Kael gritted his teeth and took a wide stance. All at once. Let’s see her defend from everywhere. He pushed his hands out and closed his eyes. With a hoarse cry, two bright orange bolts of energy shot out from his fingers and arced through the air, serpenting violently before crashing to the ground and digging a bright circle of energy around the metallic shield. First transmission by air, and someday I’ll explode that too.
Out from the line of trees, Joshua burst sprinting towards Kael. “Stop,” Joshua screamed. “You could kill her you idiot!”
With a horrendously loud tear, the energy released itself in a uniform circle around the fortress sending Joshua tumbling to the side as flames and rock spewed into the air like some volcanic monstrosity.
“What were you thinking?” Joshua coughed, twisting over on the ground. “You could have killed her!”
“Relax man,” Kael sighed. “It wasn’t going to break the wall, not at that angle. I just was trying to scare her,” Kael ended his protest rather sheepishly, taking a step back and rubbing his arm. He slowly looked to where the black smoke began to clear and held his breath a full second until he saw that the metallic shield wall still stood. Charred. Battered. But whoever inside was still safe, surely.
A single plate of the shield fell with a dull and dusty thud and Avonly walked out, pinky finger massaging her ear canal. “So loud. But I win again. We’ll need to find out a safer way to see if you can blow up my defenses from now on.”
“I didn’t lose,” Kael said.
Avonly turned walked away with a sly smile. She raised her hand and snapped her fingers. A small chunk of metal sprung from the ground under Kael’s foot shifting him backward slightly and into the stream.
Joshua awoke to the sound of Kael doing push-ups. He was doing better. Joshua was too for that matter. It helped that he had spent his last few days at the town library looking up anything on Dania he could. The promise of starting a new adventure was always cause for celebration, although worries and doubts had already started to creep into the back of his mind. What came after Dania? Joshua knew that he would continue doing whatever he could for Kael, but soon he may very well not be enjoying it.
He turned to the frosty window pensively. Now he’d be worried about spending the rest of the day overthinking things, which would only make him overthink them more. It was a cold snap too, bitter-cold. Kael left for breakfast but Joshua remained in bed, looking out the window blankly, thinking. Even when he was thinking of nothing, it was still thinking of a sorts. This went on for some time until a knock at the door distracted Joshua from his stupor.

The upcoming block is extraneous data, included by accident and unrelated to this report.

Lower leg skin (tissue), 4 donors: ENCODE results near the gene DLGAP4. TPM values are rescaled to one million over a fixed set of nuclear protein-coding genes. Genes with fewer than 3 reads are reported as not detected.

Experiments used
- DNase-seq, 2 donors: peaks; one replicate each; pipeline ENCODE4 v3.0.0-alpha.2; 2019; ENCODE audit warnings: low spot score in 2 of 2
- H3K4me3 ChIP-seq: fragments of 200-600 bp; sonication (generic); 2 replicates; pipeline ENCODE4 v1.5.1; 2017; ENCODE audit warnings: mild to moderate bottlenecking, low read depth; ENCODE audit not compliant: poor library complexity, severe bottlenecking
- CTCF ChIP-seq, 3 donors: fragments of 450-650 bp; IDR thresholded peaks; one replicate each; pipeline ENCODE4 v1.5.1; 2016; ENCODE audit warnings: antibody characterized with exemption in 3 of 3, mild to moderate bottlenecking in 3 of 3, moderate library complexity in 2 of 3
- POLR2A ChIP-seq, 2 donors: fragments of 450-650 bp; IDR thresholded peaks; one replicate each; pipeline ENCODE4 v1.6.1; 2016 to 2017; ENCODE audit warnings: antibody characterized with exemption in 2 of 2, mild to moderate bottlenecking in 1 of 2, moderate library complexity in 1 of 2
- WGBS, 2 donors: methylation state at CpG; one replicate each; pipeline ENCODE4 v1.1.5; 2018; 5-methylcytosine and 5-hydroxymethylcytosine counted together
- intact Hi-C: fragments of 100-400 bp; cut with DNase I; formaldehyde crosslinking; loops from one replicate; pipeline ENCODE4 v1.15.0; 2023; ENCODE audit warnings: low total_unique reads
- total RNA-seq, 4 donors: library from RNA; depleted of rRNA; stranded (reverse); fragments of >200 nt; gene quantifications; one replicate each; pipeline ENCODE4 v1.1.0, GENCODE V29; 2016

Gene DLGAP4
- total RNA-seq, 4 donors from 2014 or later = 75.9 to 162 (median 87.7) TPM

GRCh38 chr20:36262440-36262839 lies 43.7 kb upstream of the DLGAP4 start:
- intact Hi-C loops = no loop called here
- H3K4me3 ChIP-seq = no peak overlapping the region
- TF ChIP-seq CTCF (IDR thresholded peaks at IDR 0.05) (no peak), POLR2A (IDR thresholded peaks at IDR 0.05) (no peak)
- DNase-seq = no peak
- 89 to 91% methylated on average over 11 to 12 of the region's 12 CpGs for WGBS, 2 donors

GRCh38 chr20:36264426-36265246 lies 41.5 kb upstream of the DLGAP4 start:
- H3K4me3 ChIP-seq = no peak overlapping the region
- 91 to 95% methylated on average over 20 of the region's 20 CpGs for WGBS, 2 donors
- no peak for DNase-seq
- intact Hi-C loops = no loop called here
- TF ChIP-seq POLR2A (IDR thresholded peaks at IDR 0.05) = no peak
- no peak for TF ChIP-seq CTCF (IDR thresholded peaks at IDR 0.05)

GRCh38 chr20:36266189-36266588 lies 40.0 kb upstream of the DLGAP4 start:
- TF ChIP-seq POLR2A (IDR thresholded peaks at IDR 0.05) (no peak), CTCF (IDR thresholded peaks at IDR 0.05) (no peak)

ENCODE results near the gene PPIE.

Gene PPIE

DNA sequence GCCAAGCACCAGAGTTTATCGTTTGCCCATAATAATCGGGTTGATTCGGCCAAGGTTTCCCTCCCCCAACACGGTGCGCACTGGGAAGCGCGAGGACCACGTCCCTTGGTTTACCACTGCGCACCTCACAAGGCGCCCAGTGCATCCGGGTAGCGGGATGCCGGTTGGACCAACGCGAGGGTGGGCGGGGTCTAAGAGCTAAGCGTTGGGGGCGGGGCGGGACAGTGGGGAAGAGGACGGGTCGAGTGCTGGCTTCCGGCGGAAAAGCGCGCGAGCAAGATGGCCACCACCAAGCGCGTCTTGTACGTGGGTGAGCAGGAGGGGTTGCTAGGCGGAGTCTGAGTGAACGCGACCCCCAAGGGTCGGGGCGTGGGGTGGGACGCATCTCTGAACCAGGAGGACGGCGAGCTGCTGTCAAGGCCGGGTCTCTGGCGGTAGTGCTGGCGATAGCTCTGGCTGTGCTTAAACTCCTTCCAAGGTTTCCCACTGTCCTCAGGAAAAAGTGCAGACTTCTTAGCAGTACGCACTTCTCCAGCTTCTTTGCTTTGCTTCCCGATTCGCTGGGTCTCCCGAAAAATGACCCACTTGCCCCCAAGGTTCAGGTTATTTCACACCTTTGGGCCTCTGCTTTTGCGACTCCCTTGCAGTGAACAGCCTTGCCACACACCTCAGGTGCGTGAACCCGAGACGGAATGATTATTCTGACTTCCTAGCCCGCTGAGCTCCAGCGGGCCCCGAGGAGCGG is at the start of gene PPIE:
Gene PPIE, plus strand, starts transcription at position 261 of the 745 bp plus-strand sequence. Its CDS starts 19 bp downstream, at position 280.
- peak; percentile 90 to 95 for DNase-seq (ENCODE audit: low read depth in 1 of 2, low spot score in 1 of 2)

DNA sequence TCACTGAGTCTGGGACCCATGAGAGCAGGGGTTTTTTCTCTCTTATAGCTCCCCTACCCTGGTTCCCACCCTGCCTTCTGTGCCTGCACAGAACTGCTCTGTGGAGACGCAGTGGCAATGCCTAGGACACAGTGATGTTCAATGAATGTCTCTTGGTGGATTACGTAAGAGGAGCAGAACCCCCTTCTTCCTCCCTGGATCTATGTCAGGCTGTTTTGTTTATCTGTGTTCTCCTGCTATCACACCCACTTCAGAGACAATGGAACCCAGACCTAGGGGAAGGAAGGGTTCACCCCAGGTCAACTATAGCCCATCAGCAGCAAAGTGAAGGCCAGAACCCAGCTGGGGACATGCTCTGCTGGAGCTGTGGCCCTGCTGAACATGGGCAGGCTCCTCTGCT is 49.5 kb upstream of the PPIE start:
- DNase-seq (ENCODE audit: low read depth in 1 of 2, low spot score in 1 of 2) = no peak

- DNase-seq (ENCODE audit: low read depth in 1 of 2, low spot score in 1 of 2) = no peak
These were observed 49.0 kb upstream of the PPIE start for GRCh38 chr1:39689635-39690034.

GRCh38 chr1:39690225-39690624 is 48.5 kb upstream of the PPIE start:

“Ready for the morning run?” Kael asked.
They returned home a little over an hour later and not much had changed. Life progressed the same day in and out in the shady vale and Joshua took a late breakfast. He scraped his fork on the bottom of the plate to gather the tiny flecks of greasy bacon left as he looked around. Suddenly dropping the fork, he raised his palms to his temples and began massaging.
“What do you do for a headache behind your eyes?”
“You mean a migraine?” Alma said, appearing in the kitchen door with her sleeves rolled up. Joshua could have sworn it was Noel’s day for kitchen duty. “I think it’s like fixing a stubborn machine. Just hit it hard as you can.”
“What does that mean?” Joshua groaned.
“I’m offering to hit you in the head J,” she answered, looking at him with a smile-less smirk.
Agassa hobbled in through the front door, briskly rubbing her arms against her chest. “Gonna send you boys into town to pick up some seed soon. This will be the last cold snap. I want Avonly ready to plant the fields once it warms. No more trips to the town, the theater, library, anything. Not until we’re ready for planting season. And Alma. . . .” The two glared at each other. “The barn is still filthy-- mud everywhere. Clean it again.”
“I just did it yesterday.”
“The matter’s decided. Do you want me to decide the timing as well?” The old woman began hiking her way down the hall. “Take Gianna to help you,” she added with one last afterthought.
Noel giggled from the kitchen and poked her head out of the door. “Agassa had Gianna start doing chores too.” She laughed again, the way a small bird might laugh if it could.”
Joshua seemed to think on this for a few seconds before looking down at his empty glass of milk. “Can you refill this for me?” he asked, nudging it towards his sister. Alma waltzed over and looked to the empty glass, smiled, and then bent over. He was astonished she would help him at all, especially asking like that.
The twang of the fork sprung through the room as she jammed it into the wooden table right beside his forearm. “No.” Joshua looked up horrified. He was used to her throwing silverware around, but the reddish-orange glow of the fork worried him.
“Is that going to explode?”
Alma rolled her eyes around before heading back to the kitchen with Noel as her shadow.